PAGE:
Florence is truly a city of magic. Traveling with my cousin and best friend, we stayed at an affordable hostel in the city center and used that as a base to explore. Although the one- and two-star hotels are often affordable, with the private room in the hostel we saved money on breakfast and had a base of knowledge from other travelers. Pulling from those sources, we started our time in Florence with a visit to the beautiful Boboli Gardens.
Then, we scheduled appointments for two signature attractions in the city. The Galleria dell’ Accademia houses Michelangelo’s David, the famous and gorgeous statue. We also visited the Galleria degli Uffizi, which is stocked with the most recognizable Botticelli masterpieces in the world.
TIP: Although it’s possible to wait in line to visit, it’s much better to make an appointment since they are offered for a mere four Euros more. Our hotel recommended it, and they were right. What an easy way to see it all! The hotel called and booked the appointments the day before, then we showed up at our requested time and we walked by a huge queue of visitors spending several hours in line during the sweltering in the heat of the day. We bypassed that and instead had an express pass directly into the galleries, using our energy to stand in awe of the artistic masterpieces of the Italian renaissance.
Visiting Galleria Dell’Accademia
We started out at the Accademia, and the David is everything that you have heard, and more. It’s subtle, but beautiful. I’m not an art-history major, and I don’t know the intricacies of that period in renaissance art, but I do know that this statue is just spectacularly beautiful in person. The Academia also houses a small collection of paintings that I found less interesting. We glanced at these before heading directly to the hall with the David statue.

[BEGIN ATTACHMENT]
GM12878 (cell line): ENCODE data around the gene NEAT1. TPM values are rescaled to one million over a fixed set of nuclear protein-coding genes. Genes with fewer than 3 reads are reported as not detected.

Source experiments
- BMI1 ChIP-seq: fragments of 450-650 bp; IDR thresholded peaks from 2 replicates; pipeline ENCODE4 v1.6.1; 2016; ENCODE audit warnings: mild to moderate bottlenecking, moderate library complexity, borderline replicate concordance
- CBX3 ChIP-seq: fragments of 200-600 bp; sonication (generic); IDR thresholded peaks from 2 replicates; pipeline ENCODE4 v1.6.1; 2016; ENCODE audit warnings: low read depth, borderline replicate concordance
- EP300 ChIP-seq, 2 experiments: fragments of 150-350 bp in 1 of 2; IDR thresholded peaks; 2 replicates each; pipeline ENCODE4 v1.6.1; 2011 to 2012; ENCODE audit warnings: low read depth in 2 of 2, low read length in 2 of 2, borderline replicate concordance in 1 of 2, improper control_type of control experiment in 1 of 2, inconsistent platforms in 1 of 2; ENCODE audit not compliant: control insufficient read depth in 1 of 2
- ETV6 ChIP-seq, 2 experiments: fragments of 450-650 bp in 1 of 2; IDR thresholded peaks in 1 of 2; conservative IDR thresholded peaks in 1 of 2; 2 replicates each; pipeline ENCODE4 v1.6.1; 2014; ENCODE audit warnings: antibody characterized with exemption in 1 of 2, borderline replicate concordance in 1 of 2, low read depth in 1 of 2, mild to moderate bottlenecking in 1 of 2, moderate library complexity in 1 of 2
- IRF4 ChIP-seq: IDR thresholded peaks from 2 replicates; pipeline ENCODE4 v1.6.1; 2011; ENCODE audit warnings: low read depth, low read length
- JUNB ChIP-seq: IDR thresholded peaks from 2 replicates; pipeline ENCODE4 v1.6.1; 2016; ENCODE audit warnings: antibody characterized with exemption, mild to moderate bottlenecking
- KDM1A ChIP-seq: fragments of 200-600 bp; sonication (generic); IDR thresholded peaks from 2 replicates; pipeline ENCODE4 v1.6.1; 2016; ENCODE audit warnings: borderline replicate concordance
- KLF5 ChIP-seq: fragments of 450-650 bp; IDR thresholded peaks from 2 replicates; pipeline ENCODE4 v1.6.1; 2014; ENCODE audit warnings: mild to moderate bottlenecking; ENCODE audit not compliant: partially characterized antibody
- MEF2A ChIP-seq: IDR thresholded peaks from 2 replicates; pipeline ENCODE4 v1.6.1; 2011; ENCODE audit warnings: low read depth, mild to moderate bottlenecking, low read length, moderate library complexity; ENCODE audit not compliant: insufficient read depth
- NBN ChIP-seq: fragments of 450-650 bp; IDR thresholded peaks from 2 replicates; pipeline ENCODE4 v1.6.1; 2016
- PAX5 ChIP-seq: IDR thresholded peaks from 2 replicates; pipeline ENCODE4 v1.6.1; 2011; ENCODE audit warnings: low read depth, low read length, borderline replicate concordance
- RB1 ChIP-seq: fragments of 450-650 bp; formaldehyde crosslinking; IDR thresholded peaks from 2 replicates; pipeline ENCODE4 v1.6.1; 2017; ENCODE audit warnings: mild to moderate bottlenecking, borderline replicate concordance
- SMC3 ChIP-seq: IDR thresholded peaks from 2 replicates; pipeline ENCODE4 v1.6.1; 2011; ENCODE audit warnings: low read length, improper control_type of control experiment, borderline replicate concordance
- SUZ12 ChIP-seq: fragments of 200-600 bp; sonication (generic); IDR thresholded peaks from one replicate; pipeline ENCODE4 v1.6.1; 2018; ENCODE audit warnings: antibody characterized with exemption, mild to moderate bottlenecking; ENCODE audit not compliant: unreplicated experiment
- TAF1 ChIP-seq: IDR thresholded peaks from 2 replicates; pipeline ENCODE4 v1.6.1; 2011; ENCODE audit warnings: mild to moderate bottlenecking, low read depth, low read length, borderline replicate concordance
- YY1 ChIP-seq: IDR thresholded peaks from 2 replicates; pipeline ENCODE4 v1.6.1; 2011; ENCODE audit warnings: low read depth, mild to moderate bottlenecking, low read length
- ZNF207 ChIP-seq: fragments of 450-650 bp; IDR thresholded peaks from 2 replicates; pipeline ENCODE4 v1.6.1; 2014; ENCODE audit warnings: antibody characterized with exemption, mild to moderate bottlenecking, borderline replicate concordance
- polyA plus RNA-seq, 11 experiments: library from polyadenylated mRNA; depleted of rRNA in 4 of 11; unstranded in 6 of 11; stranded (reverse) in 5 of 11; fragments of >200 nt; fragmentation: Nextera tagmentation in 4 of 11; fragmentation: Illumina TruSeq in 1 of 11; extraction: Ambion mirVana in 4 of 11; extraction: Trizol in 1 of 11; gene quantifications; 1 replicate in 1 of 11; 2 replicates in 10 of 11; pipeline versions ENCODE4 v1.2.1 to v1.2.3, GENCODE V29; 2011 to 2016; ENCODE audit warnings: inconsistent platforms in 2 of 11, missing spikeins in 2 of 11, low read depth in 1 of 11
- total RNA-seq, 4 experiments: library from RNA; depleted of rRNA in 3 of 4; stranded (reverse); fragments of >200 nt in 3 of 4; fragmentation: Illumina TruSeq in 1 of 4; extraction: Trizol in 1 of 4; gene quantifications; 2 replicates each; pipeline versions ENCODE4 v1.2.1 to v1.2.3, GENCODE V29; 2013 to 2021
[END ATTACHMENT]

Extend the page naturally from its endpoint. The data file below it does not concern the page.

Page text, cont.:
Shiny black floors gleam throughout the long hall, which is dim except for the prominent spotlights on each pristine white sculpture. The total effect is gorgeous. The hall was special built for the David, and the corridor dead-ends into the magnificent statue at the very end.
The sculptures leading up to the David set the tone for viewing the masterpiece. The displays house nearly a dozen half-finished of Michelangelo’s other sculptures from that time period. The unfinished figures appear to emerge, some seemingly climbing out from the constraining marble. It was wild to see the meticulous detail and expressions on each face—sometimes half-finished and still hidden under stone. It’s as the figures are trapped inside and Michelangelo freed them. But instead of freeing them like he did David, he died before completing each of the pieces on display. The figures are forever stuck with a fleeting glimpse of the outside world and half-finished expressions of serene joy and contemplation.
David is undeniably the masterpiece once you reach the section corded off for the 17 foot tall statue. It was created from 1501 to 1504 and is carved from a single piece of marble. Over the centuries, David has become foremost work of art showcasing the beauty of the male form. You can’t help but agree when viewing in person.